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Last year we saw the first ever sightings of Small Red-eyed Damselfly in Shropshire towards the south and east of the county. We wondered when/if this species would spread across Shropshire and Stephen Barlow has sent in this exciting photo taken at Whixall Moss on 7th August. We believe this is a female Small Red-eyed Damselfly with complete (not tapering) antehumeral stripes, a rounded (not lobed) hind edge to the pronotum and distinctive colouring with much more blue towards the end of the abdomen than is seen in Red -eyed Damselfly females. Stephen also noted how much smaller this individual appeared than the more common Red-eyed Damselflies. The only unusual aspect of this specimen is the wing length, the wings typically being shorter in Small Red-eyed Damselfly. Please keep your eyes openĀ duringĀ  late summer for this relative new comer to Shropshire…

Flying over acidic waters…

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Jim Almond has been visiting some of our acidic boggy sites and sent in some lovely photos…not least these fabulous Common Hawker shots (left & left & right below)seen at Titterstone Clee Hill. The teneral is a male with a far more waisted abdomen than the female and the diagnostic ‘narrow yet prominent’ antehumeral stripes on the thorax. Jim also visited The Bog at Stiperstones and took the photos of Emerald Damselfly; the powder blue pruinesence seen clearly on the male (far below left) and the contrasting beige colours on the female (far below right). A mating pair also formed the near perfect ‘love heart’ shape in cop as did a pair of Black Darters (far far below right)- another of our acidic water species and the smallest dragonfly found in the UK.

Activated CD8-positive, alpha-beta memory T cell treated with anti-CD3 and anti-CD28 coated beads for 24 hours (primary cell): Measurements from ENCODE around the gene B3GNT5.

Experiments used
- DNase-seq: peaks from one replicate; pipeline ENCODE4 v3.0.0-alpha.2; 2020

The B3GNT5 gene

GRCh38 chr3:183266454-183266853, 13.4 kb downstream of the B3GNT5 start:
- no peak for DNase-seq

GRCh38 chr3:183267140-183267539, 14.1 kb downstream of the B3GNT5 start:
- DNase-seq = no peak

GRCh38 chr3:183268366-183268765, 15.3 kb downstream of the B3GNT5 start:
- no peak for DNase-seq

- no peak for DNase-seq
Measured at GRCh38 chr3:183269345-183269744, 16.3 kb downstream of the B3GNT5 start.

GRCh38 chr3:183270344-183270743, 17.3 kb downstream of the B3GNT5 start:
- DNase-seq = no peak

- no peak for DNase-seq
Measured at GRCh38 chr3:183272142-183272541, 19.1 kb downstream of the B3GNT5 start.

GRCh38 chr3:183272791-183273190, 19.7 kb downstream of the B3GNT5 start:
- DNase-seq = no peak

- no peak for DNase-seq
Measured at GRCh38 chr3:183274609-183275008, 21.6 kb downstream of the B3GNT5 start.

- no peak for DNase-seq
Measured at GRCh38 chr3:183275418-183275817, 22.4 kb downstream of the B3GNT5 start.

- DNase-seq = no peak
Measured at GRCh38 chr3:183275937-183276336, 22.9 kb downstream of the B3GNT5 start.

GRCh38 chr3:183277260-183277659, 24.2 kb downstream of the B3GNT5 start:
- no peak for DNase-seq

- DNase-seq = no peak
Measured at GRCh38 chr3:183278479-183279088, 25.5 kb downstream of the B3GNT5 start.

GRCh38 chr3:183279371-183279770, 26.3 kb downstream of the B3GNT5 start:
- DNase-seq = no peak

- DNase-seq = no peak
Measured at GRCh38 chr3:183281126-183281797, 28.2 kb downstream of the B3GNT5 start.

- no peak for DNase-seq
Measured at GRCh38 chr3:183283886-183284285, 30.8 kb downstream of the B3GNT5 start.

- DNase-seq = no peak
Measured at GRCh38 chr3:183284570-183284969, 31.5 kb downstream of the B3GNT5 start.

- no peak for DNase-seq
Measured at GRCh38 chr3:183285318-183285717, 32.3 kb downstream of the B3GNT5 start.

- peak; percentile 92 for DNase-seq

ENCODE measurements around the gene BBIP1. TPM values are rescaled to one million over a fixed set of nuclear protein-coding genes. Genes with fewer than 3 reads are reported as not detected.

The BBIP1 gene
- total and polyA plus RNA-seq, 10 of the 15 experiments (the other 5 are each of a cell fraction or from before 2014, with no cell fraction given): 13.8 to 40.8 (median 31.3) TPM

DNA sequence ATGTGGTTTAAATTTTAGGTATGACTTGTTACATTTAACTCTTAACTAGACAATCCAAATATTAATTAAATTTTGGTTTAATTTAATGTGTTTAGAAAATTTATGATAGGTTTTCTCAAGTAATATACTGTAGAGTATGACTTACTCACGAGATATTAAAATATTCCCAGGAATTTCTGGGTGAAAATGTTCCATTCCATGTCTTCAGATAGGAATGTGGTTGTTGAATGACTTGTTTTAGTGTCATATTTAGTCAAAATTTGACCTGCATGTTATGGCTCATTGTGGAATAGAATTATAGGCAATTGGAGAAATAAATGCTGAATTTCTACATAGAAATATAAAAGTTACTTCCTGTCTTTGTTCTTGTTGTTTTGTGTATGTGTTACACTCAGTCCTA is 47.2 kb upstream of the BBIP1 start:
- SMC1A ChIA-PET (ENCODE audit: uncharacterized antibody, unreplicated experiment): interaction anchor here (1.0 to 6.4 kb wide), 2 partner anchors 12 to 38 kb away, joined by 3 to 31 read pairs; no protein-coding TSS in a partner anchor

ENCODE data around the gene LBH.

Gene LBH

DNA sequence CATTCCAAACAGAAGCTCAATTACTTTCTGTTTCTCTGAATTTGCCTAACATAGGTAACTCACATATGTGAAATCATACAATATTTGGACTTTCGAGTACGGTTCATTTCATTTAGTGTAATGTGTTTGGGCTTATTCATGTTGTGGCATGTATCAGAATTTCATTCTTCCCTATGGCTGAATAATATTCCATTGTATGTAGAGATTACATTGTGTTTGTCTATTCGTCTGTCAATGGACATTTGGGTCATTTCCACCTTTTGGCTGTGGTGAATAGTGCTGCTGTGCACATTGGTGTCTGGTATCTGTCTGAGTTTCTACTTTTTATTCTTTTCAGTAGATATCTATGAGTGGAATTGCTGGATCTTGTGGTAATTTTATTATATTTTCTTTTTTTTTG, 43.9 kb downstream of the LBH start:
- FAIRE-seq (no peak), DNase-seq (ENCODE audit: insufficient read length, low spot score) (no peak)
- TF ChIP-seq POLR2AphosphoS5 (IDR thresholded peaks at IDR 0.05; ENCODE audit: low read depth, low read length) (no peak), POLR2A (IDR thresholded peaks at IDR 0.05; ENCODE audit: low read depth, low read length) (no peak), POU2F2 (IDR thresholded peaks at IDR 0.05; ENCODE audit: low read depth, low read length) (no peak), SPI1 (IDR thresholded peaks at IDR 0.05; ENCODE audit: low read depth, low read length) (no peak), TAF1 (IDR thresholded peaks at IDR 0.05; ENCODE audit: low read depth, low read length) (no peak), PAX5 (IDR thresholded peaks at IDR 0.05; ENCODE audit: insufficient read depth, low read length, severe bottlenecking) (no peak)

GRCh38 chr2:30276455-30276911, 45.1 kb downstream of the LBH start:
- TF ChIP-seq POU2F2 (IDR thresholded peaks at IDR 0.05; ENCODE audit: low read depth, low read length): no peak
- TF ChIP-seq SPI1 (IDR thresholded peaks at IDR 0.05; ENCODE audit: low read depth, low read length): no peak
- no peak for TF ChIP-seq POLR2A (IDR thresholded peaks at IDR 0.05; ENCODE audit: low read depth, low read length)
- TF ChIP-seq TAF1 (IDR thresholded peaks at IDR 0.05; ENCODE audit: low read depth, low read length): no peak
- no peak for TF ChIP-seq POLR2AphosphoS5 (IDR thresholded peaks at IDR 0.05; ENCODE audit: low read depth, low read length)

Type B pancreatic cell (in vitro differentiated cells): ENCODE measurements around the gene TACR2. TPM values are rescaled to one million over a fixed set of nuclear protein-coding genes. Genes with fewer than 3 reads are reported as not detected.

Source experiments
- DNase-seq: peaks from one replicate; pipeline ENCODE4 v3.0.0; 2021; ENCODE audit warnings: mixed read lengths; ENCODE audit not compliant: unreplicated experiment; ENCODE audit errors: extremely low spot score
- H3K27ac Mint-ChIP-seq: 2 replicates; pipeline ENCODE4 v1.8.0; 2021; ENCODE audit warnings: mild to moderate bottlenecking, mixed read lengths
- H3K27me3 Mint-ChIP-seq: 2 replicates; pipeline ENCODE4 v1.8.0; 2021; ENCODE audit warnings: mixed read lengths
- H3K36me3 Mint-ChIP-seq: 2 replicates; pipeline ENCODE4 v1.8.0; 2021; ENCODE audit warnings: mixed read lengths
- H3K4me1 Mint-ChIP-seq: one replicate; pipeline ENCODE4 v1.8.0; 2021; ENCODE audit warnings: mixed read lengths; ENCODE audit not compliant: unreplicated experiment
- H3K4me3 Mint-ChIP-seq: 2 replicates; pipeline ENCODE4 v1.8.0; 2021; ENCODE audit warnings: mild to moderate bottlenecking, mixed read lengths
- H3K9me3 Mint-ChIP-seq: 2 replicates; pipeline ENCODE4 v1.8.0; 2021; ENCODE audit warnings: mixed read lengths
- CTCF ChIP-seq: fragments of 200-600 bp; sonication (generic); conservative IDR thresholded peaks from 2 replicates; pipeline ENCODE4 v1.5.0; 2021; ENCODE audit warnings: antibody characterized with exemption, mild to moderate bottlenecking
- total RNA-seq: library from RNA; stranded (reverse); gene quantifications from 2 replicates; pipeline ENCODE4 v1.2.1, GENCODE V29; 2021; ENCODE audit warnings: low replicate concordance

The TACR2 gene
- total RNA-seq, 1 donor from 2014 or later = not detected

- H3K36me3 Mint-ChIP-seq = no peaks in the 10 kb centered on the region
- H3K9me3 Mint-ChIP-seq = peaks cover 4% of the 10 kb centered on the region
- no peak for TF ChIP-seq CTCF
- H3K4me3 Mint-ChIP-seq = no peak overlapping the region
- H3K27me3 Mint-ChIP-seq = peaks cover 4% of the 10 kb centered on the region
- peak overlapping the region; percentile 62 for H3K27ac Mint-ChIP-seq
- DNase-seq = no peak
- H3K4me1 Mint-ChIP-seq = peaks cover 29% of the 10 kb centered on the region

Keeled Skimmer on the wing…sort of!

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Jan Shields has sent in a great set of interesting photos- starting with the first picture of a Keeled Skimmer for this year…no head, but you can still make out the diagnostic ochre pterostigma on the wings! This was photographed at Cramer Gutter where Jan also found the exuvia of a Golden Ringed Dragonfly- unmistakable if you get a head on view of the zig zag join between the labial palps on the face area.